Table - link
|Keizer RJ, Huitema AD, Schellens JH, Beijnen JH. Clinical pharmacokinetics of therapeutic monoclonal antibodies. Clin Pharmacokinet. 2010 Aug49(8):493-507. doi: 10.2165/11531280-000000000-00000. pp.497-8 table IIPubMed ID20608753
|See refs beneath table
|P.495 left column bottom paragraph: "mAbs differ from small-molecule drugs not only in their pharmacological mechanism of action but also in their
pharmacokinetic properties. As is presented in this review, the complex but incompletely elucidated distribution and elimination mechanisms of mAbs provide an explanation for the
long elimination half-lives that are generally observed. Insight into these mechanisms is important, both in the development of these drugs and in clinical practice, e.g. in the development and optimization of dosage regimens. In this review, the disposition mechanisms of mAbs are discussed, focusing on clinical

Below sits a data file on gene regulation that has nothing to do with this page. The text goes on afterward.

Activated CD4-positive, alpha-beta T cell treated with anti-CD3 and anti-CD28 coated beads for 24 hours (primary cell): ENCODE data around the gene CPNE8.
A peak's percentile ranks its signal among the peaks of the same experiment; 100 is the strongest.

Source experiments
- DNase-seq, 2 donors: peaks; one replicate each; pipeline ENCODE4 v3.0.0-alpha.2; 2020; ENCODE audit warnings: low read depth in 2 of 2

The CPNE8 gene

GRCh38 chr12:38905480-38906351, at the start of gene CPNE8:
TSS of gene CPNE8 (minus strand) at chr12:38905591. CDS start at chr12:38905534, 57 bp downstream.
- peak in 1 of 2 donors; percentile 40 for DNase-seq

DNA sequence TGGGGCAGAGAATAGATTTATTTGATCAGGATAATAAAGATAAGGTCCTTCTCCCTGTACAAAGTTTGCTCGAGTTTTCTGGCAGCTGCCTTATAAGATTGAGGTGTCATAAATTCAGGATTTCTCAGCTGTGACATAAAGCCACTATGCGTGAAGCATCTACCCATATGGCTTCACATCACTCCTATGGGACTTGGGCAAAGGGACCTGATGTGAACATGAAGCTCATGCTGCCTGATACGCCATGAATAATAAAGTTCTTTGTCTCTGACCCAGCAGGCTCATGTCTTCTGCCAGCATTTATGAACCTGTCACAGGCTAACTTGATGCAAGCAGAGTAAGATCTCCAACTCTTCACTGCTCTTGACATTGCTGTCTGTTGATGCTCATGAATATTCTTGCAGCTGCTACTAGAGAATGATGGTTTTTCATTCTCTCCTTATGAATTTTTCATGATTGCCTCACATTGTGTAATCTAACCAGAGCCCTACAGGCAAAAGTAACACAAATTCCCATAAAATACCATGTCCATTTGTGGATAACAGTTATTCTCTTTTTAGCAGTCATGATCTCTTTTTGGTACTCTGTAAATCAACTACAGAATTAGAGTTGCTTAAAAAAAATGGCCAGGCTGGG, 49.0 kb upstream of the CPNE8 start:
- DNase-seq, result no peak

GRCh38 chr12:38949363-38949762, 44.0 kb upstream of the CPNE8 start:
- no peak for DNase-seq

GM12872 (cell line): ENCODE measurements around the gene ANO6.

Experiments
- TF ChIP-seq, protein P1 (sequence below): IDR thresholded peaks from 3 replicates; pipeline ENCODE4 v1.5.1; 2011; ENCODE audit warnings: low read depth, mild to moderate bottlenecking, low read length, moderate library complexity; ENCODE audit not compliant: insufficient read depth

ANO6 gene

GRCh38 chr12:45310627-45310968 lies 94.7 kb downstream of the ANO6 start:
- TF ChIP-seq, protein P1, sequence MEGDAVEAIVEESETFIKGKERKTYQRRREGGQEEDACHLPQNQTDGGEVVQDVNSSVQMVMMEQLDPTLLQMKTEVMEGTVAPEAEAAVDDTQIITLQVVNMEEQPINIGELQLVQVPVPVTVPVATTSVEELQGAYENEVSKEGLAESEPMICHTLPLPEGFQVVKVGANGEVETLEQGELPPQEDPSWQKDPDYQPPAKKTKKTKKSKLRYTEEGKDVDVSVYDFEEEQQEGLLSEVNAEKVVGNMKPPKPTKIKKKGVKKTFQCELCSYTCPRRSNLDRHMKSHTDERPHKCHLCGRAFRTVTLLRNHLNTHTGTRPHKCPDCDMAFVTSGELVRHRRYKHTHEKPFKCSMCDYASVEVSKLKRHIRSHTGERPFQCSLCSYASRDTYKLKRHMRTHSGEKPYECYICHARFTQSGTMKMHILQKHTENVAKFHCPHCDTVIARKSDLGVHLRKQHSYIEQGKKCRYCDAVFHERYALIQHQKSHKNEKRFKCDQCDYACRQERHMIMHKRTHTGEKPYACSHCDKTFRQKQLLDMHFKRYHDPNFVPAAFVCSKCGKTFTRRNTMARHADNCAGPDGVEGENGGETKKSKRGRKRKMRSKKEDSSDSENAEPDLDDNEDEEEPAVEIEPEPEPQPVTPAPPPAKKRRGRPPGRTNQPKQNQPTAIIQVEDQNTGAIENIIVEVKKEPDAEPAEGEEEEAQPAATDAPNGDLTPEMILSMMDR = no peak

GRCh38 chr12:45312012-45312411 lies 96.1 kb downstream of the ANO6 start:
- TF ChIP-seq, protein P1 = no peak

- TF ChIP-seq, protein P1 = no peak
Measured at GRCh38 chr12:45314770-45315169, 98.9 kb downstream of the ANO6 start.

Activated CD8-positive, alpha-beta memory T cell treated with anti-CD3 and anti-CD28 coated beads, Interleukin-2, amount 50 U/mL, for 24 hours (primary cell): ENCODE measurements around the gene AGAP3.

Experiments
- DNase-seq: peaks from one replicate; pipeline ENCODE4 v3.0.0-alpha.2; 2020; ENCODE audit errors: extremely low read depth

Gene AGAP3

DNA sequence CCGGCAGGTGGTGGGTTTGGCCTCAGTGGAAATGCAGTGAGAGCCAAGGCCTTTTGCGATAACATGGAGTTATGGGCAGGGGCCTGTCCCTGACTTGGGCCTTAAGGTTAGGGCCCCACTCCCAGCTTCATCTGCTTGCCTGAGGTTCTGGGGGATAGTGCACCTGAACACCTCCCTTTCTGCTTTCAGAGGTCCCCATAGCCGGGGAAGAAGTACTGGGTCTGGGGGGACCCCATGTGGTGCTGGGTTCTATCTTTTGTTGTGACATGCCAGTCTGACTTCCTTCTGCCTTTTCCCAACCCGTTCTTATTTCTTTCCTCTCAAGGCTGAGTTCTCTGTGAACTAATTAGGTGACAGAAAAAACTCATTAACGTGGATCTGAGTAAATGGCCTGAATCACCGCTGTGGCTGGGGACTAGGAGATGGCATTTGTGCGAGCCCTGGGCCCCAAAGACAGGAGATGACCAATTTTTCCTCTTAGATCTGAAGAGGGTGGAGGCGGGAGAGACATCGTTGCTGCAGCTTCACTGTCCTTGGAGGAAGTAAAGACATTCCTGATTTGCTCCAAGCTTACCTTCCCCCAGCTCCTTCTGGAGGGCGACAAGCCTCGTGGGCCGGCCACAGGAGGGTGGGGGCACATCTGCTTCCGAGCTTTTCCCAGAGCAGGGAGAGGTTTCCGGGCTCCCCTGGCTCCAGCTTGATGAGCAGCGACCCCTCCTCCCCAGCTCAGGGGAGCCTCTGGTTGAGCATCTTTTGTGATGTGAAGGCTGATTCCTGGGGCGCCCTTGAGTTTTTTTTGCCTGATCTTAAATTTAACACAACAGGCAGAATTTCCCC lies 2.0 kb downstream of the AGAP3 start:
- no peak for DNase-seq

pharmacokinetic characteristics of the currently approved mAbs."
|P.499 left column 3rd paragraph: "A second elimination route is degradation within the target cell, which occurs after internalization and subsequent intracellular degradation in lysosomes [refs 70,71]. For mAbs targeting an antigen located on cells, degradation by target cells after binding of the Fv [Fragment variable]-part to the target antigen (‘target-mediated elimination’) is probably a more important elimination route than proteolysis by cells of the RES [Reticuloendothelial System, refs 72-74]. Since this route is saturable because of the finite amounts of the target antigen, for these mAbs, nonlinear elimination has often been reported (table II). This elimination route is also referred to as the ‘antigen sink’. The degradation of efalizumab by T cells expressing CD11a (the target of efalizumab) has been shown to be an important elimination mechanism for this mAb [ref 74]. Internalization effectively removes the antibody from plasma or extracellular fluid, although it may be that intracellular lysosomal degradation is a much slower process [ref 72]."